Historic Children’s Home Archive Opens with Donation from Former Resident | About

The archives are the result of a year-long project by a team of academic experts, who painstakingly restored, preserved and recorded hundreds of historical Aberlour documents, including administrative records, files, reports annuals, photographs and issues of the association’s magazine. .

Now fully searchable and open to those with personal or family ties to Aberlour and to researchers, the archive provides a detailed account of the organization’s work caring for children across Scotland since the founding of its first orphanage in 1875.

Ron, who arrived at Aberlour as a six month old baby alongside his seven older siblings, said: ‘I have been in contact with the Aberlour Children’s Charity for many years, however, for some reason I never got to the point of handing over my records. When Aberlour said they were donating their archival material to the University of Stirling, I was very keen to be involved in that.

“I was looking forward to hearing that the student body, in generations to come, will be able to access Aberlour’s archives and mine – I felt that was a pretty important thing to do. It is also a legacy for my children; they know very little about their father’s upbringing.

The archive contains material spanning nearly 150 years of Aberlour history

Ron was born in Edinburgh and spent fourteen years at the old Victorian Institute. He went on to a successful career in the automotive industry and returned to the Aberlour area in his late 50s where he lived with his wife for 12 years. In partnership with Aberlour Children’s Charity, he gave many talks about his life and experiences in the old house and as a result received donations of photos and stories from others related to Aberlour, eventually raising a large collection of orphanage materials, which he has now donated to the university archives.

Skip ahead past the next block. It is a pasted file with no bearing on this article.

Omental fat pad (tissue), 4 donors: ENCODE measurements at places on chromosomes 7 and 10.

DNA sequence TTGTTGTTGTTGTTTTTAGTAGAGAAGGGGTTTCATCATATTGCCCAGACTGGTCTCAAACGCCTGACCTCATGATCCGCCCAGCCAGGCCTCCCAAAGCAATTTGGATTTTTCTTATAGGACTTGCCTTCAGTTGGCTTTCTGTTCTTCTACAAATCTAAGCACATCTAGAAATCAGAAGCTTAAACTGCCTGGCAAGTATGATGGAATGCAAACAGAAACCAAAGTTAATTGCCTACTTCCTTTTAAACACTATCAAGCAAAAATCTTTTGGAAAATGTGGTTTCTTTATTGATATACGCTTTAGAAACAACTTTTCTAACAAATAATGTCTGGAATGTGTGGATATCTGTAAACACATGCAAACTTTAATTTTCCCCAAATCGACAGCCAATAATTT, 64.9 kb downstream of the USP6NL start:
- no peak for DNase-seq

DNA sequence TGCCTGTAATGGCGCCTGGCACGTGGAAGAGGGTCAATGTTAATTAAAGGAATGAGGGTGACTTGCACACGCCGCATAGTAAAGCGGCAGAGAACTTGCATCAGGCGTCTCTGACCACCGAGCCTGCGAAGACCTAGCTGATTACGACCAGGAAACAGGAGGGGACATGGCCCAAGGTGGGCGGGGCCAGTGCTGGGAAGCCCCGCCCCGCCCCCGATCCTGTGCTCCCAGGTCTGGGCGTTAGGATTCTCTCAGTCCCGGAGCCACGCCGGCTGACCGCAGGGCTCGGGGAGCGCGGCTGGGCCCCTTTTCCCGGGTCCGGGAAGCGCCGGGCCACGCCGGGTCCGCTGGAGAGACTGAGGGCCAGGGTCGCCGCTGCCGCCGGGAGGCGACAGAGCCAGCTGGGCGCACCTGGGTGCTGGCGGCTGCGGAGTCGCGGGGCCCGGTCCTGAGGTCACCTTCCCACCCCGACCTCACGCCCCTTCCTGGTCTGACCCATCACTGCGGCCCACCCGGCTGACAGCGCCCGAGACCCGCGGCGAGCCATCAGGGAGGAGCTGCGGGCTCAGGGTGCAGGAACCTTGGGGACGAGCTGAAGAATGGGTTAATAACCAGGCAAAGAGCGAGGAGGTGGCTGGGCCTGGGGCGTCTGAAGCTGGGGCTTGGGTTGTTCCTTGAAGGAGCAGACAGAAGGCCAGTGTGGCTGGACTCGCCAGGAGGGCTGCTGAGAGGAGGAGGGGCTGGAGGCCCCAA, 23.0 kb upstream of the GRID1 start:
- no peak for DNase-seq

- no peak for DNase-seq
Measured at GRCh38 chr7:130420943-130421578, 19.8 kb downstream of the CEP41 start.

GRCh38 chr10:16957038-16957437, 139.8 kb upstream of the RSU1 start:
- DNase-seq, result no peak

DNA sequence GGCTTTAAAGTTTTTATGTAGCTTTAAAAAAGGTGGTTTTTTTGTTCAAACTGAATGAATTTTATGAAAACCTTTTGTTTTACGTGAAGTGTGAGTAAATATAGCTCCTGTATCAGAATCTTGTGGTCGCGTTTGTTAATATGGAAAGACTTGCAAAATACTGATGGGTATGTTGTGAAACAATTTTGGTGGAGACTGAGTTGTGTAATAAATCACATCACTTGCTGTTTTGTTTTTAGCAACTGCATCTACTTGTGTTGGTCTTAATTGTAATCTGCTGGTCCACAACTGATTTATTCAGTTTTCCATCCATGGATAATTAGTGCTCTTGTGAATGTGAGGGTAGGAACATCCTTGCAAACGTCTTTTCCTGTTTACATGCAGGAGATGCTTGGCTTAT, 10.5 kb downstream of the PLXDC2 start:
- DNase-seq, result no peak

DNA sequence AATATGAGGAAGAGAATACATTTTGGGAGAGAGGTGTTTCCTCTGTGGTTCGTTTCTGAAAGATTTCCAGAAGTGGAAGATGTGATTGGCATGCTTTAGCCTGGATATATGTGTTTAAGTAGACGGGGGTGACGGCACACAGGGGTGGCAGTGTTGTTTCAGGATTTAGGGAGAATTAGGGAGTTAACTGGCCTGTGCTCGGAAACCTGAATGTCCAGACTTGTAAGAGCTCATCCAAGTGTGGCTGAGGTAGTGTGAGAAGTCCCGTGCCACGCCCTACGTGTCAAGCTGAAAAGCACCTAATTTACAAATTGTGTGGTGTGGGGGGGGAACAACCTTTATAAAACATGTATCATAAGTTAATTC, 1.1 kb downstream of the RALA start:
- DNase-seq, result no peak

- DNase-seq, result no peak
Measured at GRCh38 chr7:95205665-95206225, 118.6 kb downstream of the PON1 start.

Ron added: “When I look at the material I have, some goes back to the 1920s and one item, goes back to 1871. There is a particular folder where you can more or less follow my journey through orphanage life , from start to finish This is a very important and personal document for me, but it is something that I am happy to share with the University.

“I am very happy to see the archives open and to officially hand over the material I have.”

Dean of the Faculty of Arts and Humanities, Kirstie Blair with Ron Aitchison and Karl Magee looking at some of the archival documents

Dean of the Faculty of Arts and Humanities Kirstie Blair reviews some of the archival material with Ron and Karl

SallyAnn Kelly, chief executive of Aberlour Children’s Charity, said: ‘We often speak to people who have been brought up in the care system or have some experience of care, and they often don’t have much of a paper trail of what their life was like. The archive truly gives people hosted at Aberlour the fullest possible account of their lives.

“The partnership we have with the University is very important to us – both from an archival preservation perspective, but also for the long-term learning of health and social care students.”

Karl Magee, Archivist at the University of Stirling, said: “Our project team painstakingly preserved, cleaned, repackaged and cataloged documents spanning nearly 150 years of Aberlour history.

“The archives now make it possible to have a complete and detailed file for those who seek to know more about their time in care. This new resource will also bring significant benefits to the research community, helping to improve record keeping and social care, with Aberlour’s story brought together in one place for the first time.

The cataloging of the Aberlour Children’s Charity Archive was funded by a grant of £26,954 from Archives Revealed – a partnership program between the National Archives, the Pilgrim Trust and the Wolfson Foundation, which is the only stream of funding in the Kingdom -Uni dedicated to cataloging and unlocking archives. .

The archives of the Aberlour Children Charity can be accessed via the University of Stirling website.